The litigants here are the same as in a companion appeal (No. 52,192, Legones v. License Appeal Commission of City of Chicago, 100 Ill. App.2d 394, 241 N.E.2d 499), in which this Division is filing an opinion simultaneously with the instant opinion. The opinion in No. 52,192 affirms the November 1, 1966, revocation by the local commissioner of plaintiff's retail liquor license for 4804 1/2 North Sheridan Road. There the order of revocation was based on findings (1) that a patron was assaulted by an employee of the licensee; (2) that alcoholic liquor was sold on the premises to a person under the age of 21 years; and (3) alcoholic beverages were sold to an intoxicated person on the premises, all in violation of the ordinances of the City of Chicago and the statutes of the State of Illinois.

Initially we note that when a person employs an agent to transact business for him, he is responsible for any act of the agent performed in the course of his duty or within the scope of his employment. Lipscomb v. Coppage, 44 Ill. App.2d 430, 430p, 197 N.E.2d 48 (1963).

The statutory authority for the Local Liquor Commissioner, here the Mayor of Chicago, to revoke a local liquor license, is found in paragraphs 112 and 149 of the Liquor Control Act (Ill Rev Stats 1967, c 43). Paragraph 112, § 3, provides:

". . . (1) To grant and or suspend for not more than thirty days or revoke for cause all local licenses issued to persons for premises within his jurisdiction; . . . ."

And paragraph 149 provides:

"The local liquor control commissioner may revoke . . . any license issued by him if he determines that the licensee has violated any of the provisions . . . of any valid ordinance . . . enacted by the particular city council. . . ."

What constitutes "cause" for revocation is not set forth or limited by the Act. Illinois authorities have stated that the language of the statute is clear that the local commissioner, in the revocation of a local license, is vested with discretionary power to be exercised reasonably. (Daley v. Kilbourn Club, Inc., 64 Ill. App.2d 235, 237-238, 211 N.E.2d 778 (1965); Daley v. License Appeal Commission, 11 Ill. App.2d 421, 425-426, 138 N.E.2d 73 (1956).) In Weinstein v. Daly, 85 Ill. App.2d 470, 229 N.E.2d 357 (1967), the power of revocation of the local commissioner is considered at length. There it is said (p 481):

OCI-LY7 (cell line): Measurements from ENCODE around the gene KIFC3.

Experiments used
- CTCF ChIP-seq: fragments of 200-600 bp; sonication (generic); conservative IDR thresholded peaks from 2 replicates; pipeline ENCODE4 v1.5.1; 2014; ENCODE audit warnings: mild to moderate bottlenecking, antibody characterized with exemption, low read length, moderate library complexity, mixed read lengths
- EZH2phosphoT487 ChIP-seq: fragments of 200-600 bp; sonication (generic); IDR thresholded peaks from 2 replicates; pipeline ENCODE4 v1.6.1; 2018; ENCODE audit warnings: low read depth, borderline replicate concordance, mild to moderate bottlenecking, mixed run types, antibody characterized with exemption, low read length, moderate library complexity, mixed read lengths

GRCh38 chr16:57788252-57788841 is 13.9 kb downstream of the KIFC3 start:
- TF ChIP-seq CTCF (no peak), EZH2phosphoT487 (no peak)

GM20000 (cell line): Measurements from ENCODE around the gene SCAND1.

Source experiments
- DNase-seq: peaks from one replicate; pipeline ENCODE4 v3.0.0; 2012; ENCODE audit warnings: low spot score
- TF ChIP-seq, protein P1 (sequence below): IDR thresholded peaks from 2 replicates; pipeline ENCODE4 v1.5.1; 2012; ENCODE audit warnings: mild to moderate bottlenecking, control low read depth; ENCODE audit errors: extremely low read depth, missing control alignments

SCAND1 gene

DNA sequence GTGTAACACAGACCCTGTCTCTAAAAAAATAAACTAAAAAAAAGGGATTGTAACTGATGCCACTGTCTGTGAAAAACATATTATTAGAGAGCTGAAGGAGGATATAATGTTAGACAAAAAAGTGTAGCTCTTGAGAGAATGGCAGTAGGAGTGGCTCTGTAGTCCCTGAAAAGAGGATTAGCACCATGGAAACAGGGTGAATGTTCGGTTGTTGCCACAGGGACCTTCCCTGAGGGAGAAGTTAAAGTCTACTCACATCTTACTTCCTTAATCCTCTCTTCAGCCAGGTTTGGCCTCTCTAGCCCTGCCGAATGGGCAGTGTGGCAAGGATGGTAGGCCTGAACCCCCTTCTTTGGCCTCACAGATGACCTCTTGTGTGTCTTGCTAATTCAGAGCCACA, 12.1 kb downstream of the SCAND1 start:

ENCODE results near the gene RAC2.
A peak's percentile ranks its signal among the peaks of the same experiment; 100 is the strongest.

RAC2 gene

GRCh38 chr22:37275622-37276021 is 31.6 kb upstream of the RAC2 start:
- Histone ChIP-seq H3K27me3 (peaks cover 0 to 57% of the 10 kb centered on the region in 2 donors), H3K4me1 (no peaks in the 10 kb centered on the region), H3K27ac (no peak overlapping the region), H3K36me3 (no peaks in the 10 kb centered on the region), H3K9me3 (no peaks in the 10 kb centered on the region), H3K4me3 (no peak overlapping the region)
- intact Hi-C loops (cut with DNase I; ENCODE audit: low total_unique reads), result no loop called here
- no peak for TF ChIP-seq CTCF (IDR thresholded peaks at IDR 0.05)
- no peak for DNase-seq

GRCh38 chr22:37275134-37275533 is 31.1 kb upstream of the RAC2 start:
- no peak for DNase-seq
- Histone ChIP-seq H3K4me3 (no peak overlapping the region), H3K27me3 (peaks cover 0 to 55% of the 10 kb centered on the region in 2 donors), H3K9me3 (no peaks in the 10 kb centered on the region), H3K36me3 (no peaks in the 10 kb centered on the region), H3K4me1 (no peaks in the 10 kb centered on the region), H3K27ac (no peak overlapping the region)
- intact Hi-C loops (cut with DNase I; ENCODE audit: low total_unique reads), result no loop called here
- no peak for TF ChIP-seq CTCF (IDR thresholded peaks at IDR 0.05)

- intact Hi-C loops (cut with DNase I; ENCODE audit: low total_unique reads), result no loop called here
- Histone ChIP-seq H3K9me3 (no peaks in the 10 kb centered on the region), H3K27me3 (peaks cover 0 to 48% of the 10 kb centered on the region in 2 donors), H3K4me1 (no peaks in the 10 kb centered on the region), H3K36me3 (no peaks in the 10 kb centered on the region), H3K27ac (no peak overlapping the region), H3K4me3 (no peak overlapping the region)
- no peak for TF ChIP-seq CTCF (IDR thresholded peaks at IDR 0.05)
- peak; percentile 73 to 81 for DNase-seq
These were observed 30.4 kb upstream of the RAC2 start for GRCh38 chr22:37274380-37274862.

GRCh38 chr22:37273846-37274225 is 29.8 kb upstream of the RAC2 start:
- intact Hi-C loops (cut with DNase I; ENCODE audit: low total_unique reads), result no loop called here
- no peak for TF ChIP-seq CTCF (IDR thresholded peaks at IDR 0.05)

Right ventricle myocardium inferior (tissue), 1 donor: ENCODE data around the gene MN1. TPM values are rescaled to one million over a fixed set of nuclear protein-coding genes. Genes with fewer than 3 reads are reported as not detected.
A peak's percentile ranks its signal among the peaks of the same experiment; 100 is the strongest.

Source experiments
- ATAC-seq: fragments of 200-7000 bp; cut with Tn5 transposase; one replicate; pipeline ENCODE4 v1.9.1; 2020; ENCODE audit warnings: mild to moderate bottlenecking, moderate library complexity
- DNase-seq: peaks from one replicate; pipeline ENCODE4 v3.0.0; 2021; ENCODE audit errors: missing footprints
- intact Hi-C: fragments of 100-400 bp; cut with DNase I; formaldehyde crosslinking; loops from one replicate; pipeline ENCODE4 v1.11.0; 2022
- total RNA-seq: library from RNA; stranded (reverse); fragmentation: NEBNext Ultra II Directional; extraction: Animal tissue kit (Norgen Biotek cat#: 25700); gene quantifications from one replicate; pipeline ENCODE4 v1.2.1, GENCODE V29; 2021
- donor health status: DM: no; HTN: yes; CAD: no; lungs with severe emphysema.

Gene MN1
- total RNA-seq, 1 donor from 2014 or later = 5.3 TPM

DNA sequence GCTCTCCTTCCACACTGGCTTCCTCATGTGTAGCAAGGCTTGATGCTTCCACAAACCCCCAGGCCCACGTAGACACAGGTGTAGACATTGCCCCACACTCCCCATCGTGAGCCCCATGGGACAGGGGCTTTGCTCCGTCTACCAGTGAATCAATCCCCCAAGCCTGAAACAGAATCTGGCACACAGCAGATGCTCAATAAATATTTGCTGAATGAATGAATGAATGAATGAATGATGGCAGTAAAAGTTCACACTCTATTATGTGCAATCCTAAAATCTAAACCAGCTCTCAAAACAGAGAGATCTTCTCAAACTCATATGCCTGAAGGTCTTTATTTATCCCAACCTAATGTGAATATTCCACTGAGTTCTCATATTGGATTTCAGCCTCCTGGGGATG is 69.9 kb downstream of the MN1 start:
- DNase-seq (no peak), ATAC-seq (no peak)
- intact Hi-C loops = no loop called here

"A license is purely a personal privilege to do what would otherwise be unlawful and hence carries with it no vested property right. . . . The provisions of the Dram Shop Act are to be liberally construed to the end that the health, safety, and welfare of the people of the state shall be protected. . . . The privilege of license, accordingly, must subordinate itself to the reasonable exercise of the discretionary powers of the local governing body.

". . . The widespread retail sale of alcoholic beverages is a business which is said to be fraught with danger, an enterprise which if allowed to proceed unchecked, would place in imminent peril the public health, safety, and very moral fiber of the community. The rather dramatic provisions of the Dram Shop Act, itself, manifest such legislative concern. The question of revocation of a retail liquor license presents a peculiarly local problem which can be best solved by the respective Local Commissioners who, because of their proximity to and familiarity with the situation, have greater access to information from which an intelligent determination can be made. That determination should not be disturbed in absence of a clear abuse of discretion."